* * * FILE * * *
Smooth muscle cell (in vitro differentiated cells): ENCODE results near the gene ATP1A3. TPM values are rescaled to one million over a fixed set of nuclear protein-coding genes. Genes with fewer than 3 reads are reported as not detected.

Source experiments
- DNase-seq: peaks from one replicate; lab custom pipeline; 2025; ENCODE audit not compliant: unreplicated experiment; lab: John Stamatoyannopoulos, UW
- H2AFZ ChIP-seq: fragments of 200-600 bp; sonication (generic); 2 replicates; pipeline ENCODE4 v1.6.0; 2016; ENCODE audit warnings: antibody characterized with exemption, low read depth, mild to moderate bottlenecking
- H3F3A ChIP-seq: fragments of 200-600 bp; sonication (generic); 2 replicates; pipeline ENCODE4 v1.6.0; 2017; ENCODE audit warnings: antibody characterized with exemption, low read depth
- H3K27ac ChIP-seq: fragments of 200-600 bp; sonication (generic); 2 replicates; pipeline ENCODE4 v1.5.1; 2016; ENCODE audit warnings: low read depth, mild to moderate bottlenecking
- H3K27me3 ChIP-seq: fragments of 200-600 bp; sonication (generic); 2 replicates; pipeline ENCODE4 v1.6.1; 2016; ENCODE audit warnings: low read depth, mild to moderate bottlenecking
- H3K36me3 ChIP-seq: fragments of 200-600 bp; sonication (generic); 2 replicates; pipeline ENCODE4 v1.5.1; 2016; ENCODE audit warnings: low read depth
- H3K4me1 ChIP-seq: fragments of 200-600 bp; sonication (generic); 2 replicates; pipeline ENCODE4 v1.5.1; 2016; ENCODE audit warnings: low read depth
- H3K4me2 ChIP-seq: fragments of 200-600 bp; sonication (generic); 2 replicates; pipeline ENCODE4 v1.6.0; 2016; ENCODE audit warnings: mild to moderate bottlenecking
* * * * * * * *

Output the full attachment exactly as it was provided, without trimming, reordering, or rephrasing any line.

Smooth muscle cell (in vitro differentiated cells): ENCODE results near the gene ATP1A3. TPM values are rescaled to one million over a fixed set of nuclear protein-coding genes. Genes with fewer than 3 reads are reported as not detected.

Source experiments
- DNase-seq: peaks from one replicate; lab custom pipeline; 2025; ENCODE audit not compliant: unreplicated experiment; lab: John Stamatoyannopoulos, UW
- H2AFZ ChIP-seq: fragments of 200-600 bp; sonication (generic); 2 replicates; pipeline ENCODE4 v1.6.0; 2016; ENCODE audit warnings: antibody characterized with exemption, low read depth, mild to moderate bottlenecking
- H3F3A ChIP-seq: fragments of 200-600 bp; sonication (generic); 2 replicates; pipeline ENCODE4 v1.6.0; 2017; ENCODE audit warnings: antibody characterized with exemption, low read depth
- H3K27ac ChIP-seq: fragments of 200-600 bp; sonication (generic); 2 replicates; pipeline ENCODE4 v1.5.1; 2016; ENCODE audit warnings: low read depth, mild to moderate bottlenecking
- H3K27me3 ChIP-seq: fragments of 200-600 bp; sonication (generic); 2 replicates; pipeline ENCODE4 v1.6.1; 2016; ENCODE audit warnings: low read depth, mild to moderate bottlenecking
- H3K36me3 ChIP-seq: fragments of 200-600 bp; sonication (generic); 2 replicates; pipeline ENCODE4 v1.5.1; 2016; ENCODE audit warnings: low read depth
- H3K4me1 ChIP-seq: fragments of 200-600 bp; sonication (generic); 2 replicates; pipeline ENCODE4 v1.5.1; 2016; ENCODE audit warnings: low read depth
- H3K4me2 ChIP-seq: fragments of 200-600 bp; sonication (generic); 2 replicates; pipeline ENCODE4 v1.6.0; 2016; ENCODE audit warnings: mild to moderate bottlenecking